The Pastor & His Person
W. Wilbert Welch

By W. Wilbert Welch, Long President

Grand Rapids Baptist Bible College & Seminary

By no means should it be implied that a pastor's problems can all be traced to the church family. His major struggles will find their roots in himself. Having been a pastor, I find we have some reluctance to acknowledge any alleged weaknesses even though our staff members may have long ago noticed them. Recently I read that a reporter once asked the great evangelist D. L. Moody which people gave him the most trouble. He answered immediately, "I've had more trouble with D. L. Moody than with any man alive."

If we wish to be honest, most pastors (and most people) would agree, "I am my own worst problem." The Apostle Paul turned the spotlight on himself and not upon the carnal members of the Corinthian church. He wrote, "I so run….so fight I….I keep my body under…" (I Corinthians 9:26-27). A pastor must be alert to the devices of the enemy as warned by Paul, "Lest Satan should get an advantage of us; for we are not ignorant of his devices" (II Corinthians 2:11).

We are aware that the media highlights any known moral failure in the clergy, and we deeply regret the serious blight such features bring to the ministry. Our church families should be aware that their pastor faces a number of less visible ministry snares that can diminish his effectiveness. Of course these never make their way to the front page of the local news. May I gently identify some of these snares and at the same time encourage churches to keep their pastors near the top of their prayer lists so that together by the enablement of the Holy Spirit they may enjoy a fruitful ministry.


Shouldn't a pastor be professional in ministry? Certainly. Yet he must guard against any lessening of a shep-herd's heart. Paul was a professional, but his motivation came from his heart (Philippians 1:7). Professionalism is the subtle diminishing of the pastoral heartbeat. This is not easily detected because experience has taught the pastor the correct ministerial procedures. His sermons are well structured and delivered. He makes the proper calls on the members of his flock. He counsels wisely and relates well to his own family.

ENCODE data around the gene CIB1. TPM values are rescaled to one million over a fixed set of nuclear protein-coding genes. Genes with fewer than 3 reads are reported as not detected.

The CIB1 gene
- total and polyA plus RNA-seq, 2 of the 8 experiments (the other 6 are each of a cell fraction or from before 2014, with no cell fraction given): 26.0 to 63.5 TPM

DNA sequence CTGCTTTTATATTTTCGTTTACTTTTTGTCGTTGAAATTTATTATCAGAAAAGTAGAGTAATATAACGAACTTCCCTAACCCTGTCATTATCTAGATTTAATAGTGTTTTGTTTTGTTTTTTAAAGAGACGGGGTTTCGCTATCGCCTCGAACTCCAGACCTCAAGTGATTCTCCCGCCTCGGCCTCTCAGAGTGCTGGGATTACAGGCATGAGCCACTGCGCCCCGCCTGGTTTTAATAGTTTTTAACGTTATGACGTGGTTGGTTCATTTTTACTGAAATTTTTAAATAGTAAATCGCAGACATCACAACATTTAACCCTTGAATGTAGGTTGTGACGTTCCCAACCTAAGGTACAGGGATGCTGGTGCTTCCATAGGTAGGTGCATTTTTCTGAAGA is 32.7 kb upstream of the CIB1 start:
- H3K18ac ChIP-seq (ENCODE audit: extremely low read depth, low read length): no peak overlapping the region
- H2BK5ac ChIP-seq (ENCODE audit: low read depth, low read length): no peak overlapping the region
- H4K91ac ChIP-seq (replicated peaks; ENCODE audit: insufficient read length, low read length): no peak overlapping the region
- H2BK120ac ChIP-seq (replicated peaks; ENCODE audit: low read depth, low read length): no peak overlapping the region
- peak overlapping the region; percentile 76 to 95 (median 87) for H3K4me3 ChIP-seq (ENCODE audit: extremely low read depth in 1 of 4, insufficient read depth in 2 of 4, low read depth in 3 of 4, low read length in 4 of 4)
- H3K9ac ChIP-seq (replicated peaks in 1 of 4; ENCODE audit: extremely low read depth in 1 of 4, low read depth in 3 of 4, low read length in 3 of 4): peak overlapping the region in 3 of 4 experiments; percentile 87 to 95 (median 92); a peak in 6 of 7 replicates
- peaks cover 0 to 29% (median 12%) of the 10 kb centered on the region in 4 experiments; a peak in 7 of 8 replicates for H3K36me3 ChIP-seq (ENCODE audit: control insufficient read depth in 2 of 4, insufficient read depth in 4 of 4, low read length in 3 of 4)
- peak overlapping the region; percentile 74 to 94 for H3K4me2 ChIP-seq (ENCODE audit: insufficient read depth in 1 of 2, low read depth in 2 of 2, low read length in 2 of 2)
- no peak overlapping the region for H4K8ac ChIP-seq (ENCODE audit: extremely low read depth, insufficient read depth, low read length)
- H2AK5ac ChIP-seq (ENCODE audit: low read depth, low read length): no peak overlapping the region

It was not until I had resigned from the pastor position that I realized I had unintentionally slipped into this trap. Yes, I did the right things. I practiced ministerial leadership and structured the church for performance. I visited the sick and taught a growing young adult class, but in all this activity the heartbeat had diminished. Without any awareness on my part, I had slipped into a professional trap.

Two years later I returned to that pulpit and asked for forgiveness from my former people. In grace they freely forgave me. I should have recognized the subtle device of the enemy. Now, as I look back and review this period of my ministry, I recognize that this diminished shepherd's heart could have been avoided if I had cultivated an ac-countability partnership with a fellow pastor.

The Trap of Privilege

We could identify this second trap as the subtle sin of expectancy. Our old nature enjoys the honors and benefits of being a pastor. In general, we are not required to punch a time clock. No one knows (except our neighbors) the hour we leave our home for the church office or study. At the restaurant, who usually picks up the tab for the din-ner? Not the pastor. Who is invited to be the first in line at a buffet banquet?